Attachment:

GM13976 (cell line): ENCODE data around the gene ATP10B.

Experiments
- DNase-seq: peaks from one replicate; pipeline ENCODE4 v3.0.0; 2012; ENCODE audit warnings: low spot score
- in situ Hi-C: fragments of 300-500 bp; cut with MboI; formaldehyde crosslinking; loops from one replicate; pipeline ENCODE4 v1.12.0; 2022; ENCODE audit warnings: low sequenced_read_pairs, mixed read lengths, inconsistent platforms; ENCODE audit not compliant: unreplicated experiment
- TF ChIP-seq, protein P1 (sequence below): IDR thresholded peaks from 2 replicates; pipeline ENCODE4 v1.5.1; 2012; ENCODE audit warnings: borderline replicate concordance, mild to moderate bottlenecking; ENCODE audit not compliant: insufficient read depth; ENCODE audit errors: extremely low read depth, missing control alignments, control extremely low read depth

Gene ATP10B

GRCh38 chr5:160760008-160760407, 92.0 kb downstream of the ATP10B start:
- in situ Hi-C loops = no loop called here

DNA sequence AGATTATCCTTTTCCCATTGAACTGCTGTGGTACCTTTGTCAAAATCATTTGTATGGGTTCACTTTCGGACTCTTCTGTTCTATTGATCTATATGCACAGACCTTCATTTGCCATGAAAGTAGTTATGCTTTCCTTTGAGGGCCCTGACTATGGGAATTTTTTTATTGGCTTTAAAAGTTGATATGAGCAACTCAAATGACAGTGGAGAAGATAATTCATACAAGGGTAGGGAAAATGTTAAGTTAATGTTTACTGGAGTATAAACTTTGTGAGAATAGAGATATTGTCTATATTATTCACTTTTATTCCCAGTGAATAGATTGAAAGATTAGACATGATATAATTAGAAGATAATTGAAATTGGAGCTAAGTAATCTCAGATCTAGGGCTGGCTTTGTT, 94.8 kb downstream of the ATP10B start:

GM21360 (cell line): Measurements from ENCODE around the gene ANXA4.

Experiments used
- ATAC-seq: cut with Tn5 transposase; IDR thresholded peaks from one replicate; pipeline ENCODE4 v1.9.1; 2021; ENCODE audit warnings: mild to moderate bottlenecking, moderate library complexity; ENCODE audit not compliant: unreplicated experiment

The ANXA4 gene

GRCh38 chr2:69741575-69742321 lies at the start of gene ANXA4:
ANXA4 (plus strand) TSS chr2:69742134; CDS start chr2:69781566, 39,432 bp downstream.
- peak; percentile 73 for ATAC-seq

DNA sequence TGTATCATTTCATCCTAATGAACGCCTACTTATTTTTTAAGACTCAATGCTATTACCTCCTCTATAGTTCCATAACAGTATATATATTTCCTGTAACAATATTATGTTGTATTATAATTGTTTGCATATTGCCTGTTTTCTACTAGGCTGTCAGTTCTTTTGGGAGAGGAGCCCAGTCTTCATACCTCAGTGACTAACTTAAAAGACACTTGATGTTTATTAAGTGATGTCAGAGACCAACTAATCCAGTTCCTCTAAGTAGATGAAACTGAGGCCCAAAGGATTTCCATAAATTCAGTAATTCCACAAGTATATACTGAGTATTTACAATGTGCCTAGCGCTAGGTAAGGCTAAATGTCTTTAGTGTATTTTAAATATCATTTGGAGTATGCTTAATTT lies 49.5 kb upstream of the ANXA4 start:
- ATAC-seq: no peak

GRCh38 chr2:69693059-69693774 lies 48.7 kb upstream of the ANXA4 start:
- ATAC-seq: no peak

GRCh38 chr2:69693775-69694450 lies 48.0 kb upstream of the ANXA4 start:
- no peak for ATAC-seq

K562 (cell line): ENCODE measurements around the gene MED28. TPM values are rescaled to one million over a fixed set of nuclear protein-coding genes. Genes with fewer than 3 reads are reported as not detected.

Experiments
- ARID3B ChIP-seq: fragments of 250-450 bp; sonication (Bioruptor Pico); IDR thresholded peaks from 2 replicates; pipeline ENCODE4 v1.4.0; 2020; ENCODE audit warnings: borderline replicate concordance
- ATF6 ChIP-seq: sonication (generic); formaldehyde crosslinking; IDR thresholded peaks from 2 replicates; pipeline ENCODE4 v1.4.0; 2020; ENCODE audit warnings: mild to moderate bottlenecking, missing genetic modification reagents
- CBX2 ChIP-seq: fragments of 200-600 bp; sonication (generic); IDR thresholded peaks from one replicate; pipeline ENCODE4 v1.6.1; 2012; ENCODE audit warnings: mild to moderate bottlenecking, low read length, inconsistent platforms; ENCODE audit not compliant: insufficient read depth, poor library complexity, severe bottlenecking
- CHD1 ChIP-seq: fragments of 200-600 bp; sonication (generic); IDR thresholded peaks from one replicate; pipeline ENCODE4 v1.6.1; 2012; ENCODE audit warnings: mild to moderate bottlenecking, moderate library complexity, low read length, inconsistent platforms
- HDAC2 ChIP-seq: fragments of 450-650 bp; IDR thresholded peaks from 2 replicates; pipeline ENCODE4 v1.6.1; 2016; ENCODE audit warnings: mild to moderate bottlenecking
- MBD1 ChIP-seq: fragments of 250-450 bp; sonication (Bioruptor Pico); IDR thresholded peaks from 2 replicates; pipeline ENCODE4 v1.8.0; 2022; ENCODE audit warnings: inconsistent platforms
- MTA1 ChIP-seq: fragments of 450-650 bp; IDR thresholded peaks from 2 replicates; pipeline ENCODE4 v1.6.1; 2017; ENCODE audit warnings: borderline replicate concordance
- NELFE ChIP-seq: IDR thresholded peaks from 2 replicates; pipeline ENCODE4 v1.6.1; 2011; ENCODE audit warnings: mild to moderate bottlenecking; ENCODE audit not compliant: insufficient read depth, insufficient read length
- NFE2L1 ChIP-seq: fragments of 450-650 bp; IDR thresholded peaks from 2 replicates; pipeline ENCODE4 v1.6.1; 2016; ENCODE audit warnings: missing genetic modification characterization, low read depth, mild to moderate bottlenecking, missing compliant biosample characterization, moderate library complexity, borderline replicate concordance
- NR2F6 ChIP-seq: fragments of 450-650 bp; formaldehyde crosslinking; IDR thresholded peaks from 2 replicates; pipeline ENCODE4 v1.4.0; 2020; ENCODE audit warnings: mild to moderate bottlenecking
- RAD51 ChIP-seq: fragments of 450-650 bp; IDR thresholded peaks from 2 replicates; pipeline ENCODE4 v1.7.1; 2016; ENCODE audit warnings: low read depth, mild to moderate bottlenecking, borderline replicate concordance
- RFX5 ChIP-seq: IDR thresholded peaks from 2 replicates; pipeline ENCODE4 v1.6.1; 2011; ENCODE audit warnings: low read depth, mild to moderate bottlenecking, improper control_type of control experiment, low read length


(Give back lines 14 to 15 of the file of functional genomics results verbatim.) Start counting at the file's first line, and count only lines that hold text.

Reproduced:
GRCh38 chr2:69741575-69742321 lies at the start of gene ANXA4:
ANXA4 (plus strand) TSS chr2:69742134; CDS start chr2:69781566, 39,432 bp downstream.